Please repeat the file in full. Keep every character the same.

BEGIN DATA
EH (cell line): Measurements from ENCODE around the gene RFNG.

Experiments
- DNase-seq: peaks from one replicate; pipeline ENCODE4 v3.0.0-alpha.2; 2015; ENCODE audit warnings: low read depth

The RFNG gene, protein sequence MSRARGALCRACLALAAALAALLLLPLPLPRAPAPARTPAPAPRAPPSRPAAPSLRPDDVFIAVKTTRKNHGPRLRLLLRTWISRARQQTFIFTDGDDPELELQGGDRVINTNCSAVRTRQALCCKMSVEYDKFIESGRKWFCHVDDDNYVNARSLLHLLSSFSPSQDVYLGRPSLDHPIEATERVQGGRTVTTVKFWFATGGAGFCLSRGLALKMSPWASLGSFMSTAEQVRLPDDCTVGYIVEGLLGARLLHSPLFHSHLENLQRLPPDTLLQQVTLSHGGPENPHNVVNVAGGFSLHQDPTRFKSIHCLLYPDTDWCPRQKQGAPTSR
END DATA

EH (cell line): Measurements from ENCODE around the gene RFNG.

Experiments
- DNase-seq: peaks from one replicate; pipeline ENCODE4 v3.0.0-alpha.2; 2015; ENCODE audit warnings: low read depth

The RFNG gene, protein sequence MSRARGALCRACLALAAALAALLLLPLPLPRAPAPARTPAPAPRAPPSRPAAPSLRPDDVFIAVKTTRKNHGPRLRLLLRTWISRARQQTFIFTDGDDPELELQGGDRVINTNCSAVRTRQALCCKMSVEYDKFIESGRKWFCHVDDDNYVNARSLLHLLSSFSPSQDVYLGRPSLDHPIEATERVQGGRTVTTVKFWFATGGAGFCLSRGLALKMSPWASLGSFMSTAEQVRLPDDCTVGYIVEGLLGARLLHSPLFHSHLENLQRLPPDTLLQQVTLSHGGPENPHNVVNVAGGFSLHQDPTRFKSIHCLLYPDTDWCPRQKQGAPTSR